The nation’s largest for-profit hospital system, HCA Healthcare, has been slammed for not living up to its promises to improve the 11 not-for-profit hospitals it purchased in 2003. The judge also ordered a court-appointed accountant to scrutinize HCA’s charity care at the hospitals it purchased in the Kansas City region.
HCA bought the hospitals from Health Midwest in 2003 for $1.13 billion. As part of the deal, the Healthcare Foundation of Greater Kansas City was established to receive 80 percent of the proceeds, which would fund organizations that serve the underinsured in the Kansas City area. The foundation sued HCA in 2009, claiming the company had not lived up to its commitments to make improvements in the purchased hospitals, but rather had built two new ones. HCA was unable to show that it had discussed this decision with the institutions’ community boards. The suit was also brought because of the foundation’s concerns about HCA’s inability to provide consistent reporting on charity care.
Here’s what the testimony about HCA’s charity care revealed:
- The foundation expressed concern not only with HCA’s failure to make good on its commitment to charity care, but also that the level of charitable care decreased at Research Medical Center, in Kansas City’s “urban core,” while charity care in relatively affluent, suburban Overland Park Regional Medical Center had increased dramatically following the purchase.
- Mark Flaherty, the foundation’s General Counsel, testified that he was puzzled by this discrepancy because, given its size and location, he would have expected Research Medical Center to continue requiring the largest amount of charity care. He told The New York Times, “That was a big red flag to us.”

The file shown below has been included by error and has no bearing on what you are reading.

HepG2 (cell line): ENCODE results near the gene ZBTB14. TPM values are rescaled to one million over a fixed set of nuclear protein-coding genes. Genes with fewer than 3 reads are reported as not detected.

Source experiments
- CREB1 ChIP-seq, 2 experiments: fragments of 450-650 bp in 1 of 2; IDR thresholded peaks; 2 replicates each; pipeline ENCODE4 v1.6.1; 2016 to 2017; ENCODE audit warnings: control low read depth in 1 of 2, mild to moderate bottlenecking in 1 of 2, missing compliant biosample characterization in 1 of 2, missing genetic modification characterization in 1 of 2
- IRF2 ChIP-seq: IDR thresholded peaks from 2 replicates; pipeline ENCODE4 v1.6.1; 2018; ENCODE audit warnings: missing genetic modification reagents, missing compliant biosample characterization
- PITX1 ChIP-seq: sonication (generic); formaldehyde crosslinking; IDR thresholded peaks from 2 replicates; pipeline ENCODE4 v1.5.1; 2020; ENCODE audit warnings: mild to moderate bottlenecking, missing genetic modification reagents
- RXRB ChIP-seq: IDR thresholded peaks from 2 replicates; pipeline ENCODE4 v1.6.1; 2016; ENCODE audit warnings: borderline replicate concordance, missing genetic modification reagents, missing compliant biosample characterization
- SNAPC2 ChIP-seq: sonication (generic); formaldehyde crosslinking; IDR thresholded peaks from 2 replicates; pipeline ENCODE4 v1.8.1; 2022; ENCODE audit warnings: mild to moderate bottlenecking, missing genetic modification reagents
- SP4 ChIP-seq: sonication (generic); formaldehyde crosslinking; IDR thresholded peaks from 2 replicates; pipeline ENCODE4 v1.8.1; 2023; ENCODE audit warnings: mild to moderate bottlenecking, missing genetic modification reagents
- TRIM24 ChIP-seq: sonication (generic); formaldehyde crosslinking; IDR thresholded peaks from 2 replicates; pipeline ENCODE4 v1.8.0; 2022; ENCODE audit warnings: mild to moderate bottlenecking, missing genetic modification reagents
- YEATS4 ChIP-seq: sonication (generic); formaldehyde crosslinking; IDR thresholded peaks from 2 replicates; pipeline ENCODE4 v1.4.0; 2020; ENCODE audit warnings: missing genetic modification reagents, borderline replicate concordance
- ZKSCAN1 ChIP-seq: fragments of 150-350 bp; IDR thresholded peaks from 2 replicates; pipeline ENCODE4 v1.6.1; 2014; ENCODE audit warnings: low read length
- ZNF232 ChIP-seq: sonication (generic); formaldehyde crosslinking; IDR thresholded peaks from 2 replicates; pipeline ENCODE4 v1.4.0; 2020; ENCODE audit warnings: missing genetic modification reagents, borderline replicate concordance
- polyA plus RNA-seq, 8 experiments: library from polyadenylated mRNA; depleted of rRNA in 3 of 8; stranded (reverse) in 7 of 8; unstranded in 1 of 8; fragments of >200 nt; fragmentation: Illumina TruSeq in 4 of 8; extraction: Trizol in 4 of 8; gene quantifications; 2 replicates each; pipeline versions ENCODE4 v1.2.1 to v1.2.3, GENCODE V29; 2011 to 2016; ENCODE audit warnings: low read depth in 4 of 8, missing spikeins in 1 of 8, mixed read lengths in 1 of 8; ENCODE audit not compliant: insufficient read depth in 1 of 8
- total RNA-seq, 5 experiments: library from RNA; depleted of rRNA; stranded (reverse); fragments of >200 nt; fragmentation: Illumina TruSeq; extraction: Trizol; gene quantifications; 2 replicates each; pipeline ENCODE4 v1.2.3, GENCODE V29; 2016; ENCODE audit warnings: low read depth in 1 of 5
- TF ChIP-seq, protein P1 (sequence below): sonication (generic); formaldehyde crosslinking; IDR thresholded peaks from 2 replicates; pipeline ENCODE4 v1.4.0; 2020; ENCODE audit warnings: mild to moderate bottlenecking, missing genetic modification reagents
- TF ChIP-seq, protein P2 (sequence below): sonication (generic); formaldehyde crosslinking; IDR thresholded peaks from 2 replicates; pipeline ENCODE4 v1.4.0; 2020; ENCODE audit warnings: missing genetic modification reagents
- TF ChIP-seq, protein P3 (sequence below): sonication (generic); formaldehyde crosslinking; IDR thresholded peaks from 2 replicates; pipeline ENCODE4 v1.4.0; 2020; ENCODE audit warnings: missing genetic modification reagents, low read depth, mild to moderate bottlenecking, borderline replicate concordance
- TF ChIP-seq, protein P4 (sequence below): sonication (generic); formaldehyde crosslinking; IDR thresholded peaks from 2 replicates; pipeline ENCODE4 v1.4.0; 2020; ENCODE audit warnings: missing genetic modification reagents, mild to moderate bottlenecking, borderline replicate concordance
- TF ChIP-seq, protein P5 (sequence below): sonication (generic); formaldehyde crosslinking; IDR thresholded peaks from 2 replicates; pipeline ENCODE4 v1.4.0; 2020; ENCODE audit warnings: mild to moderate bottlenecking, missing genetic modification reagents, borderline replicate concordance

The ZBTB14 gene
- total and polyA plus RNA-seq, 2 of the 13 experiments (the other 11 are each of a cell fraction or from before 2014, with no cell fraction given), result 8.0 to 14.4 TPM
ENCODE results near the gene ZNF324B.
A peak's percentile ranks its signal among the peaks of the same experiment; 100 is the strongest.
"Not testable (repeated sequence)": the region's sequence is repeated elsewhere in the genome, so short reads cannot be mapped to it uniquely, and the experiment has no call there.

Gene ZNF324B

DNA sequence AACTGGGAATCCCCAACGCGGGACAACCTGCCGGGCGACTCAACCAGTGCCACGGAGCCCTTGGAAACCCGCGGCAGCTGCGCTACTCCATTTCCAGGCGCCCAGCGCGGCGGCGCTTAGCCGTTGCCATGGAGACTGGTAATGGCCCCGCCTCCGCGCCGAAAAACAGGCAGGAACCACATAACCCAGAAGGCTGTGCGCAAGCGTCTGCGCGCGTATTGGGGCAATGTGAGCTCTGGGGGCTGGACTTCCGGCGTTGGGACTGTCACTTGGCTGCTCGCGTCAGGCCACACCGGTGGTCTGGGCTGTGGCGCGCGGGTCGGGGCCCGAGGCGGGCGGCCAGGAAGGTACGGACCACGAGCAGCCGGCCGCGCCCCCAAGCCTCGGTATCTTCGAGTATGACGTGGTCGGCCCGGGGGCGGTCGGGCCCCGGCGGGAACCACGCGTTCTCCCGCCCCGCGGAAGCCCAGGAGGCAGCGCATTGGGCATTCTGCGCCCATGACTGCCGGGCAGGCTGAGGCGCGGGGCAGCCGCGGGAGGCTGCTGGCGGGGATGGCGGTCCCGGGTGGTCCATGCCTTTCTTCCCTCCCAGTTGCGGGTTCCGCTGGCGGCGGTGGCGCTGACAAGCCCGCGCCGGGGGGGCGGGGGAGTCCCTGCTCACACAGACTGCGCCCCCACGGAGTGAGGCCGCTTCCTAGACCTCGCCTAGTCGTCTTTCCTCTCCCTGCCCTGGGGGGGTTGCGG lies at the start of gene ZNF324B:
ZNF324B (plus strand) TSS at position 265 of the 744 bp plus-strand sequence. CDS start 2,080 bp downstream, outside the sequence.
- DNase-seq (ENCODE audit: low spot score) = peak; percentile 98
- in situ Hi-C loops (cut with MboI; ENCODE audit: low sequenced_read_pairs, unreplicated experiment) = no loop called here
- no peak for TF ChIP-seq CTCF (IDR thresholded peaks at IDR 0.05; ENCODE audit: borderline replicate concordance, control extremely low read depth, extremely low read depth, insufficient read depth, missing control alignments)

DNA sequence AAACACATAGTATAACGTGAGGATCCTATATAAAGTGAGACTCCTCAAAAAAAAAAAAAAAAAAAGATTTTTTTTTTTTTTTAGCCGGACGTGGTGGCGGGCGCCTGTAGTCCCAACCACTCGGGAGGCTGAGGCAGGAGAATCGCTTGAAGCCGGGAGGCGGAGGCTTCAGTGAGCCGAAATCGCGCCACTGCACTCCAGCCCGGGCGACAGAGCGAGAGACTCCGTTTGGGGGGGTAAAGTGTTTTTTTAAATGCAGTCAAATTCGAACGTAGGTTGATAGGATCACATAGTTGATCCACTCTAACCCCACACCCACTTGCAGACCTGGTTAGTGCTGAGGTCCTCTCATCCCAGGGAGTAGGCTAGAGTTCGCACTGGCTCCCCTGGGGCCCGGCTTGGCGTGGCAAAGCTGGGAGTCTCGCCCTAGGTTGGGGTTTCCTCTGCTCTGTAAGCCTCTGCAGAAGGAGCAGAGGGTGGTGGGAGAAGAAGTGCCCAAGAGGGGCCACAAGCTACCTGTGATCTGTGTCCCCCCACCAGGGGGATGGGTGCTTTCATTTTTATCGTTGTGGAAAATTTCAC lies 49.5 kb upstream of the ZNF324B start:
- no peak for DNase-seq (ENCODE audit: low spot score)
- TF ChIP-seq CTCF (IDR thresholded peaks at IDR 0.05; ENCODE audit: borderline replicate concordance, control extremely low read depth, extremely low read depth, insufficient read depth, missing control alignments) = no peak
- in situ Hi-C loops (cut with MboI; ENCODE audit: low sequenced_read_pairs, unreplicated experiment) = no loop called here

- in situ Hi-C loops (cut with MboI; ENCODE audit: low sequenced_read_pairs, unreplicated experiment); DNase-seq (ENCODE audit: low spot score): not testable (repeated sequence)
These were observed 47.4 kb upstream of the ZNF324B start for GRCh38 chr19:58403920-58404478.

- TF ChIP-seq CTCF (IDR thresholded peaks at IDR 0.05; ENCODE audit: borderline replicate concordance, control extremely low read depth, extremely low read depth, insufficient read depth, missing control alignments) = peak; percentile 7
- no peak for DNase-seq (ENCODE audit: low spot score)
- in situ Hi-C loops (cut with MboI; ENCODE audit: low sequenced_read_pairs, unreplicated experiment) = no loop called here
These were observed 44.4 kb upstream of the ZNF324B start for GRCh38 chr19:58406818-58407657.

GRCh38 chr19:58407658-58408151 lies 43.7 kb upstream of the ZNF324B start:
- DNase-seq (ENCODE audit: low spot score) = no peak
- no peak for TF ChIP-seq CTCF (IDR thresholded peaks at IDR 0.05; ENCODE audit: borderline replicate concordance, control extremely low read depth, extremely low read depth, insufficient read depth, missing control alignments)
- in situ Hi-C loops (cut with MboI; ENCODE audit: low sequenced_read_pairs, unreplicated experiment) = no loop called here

- Judge John Torrence noted that HCA made conflicting public statements about charity care it provided in its Annual Reports and Community Benefit Reports. HCA provided no explanation at the trial for this discrepancy in reporting.
The majority of U.S. hospitals—4,699 out of 5,724—are not-for-profit, according to the American Hospital Association. Nonprofit hospitals pay no federal, state or local taxes, and in return are expected to offer a community benefit, including free or discounted care for low-income patients.
Generally, nonprofit hospitals operate in areas with higher average incomes, lower poverty rates, and lower rates of uninsurance than for-profit hospitals. The Affordable Care Act passed last year includes new rules for how not-for-profit hospitals must report charity care.
One of the terms of the HCA-Health Midwest purchase agreement specified that HCA would continue to implement diversity initiatives for employment and purchasing that HCA had in place at its existing operations. HCA operates approximately160 U.S. hospitals in addition to six hospitals in London.
Diversity & Inclusion Factor
HCA has never participated in the DiversityInc Top 50 process, which this year has more than 30 hospital participants.
According to HCA’s Community Support Update, 15 percent of corporate sponsorships were in the category of Diversity & Inclusion. The same report also describes HCA’s commitment to culturally competent care and its diversity-education series for employees. Among the 2012 DiversityInc Top 5 Hospital Systems, all of which are not-for-profit, 29 percent of philanthropic spend was directed to multicultural organizations
HCA’s website includes a diversity link one click off the homepage and features the company’s Diversity & Inclusion Vision Statement: “At HCA, we will provide culturally competent care to every patient we serve. We will foster a culture of diversity and inclusion across all areas of our company that embraces and enriches our workforce, physicians, patients, partners and communities.” Carolyn Caldwell, the CEO of Centerpoint Medical Center, one of the new facilities built by HCA Midwest, is one of the few Black female hospital CEOs in the U.S. This month, she began a three-year term on the American Hospital Association’s board of trustees.
HCA intends to appeal the decision and, in a statement on HCA Midwest’s website, the company noted the division’s commitment to charity care, which was stated as $97.4 million in the division’s 2012 Community Impact Report.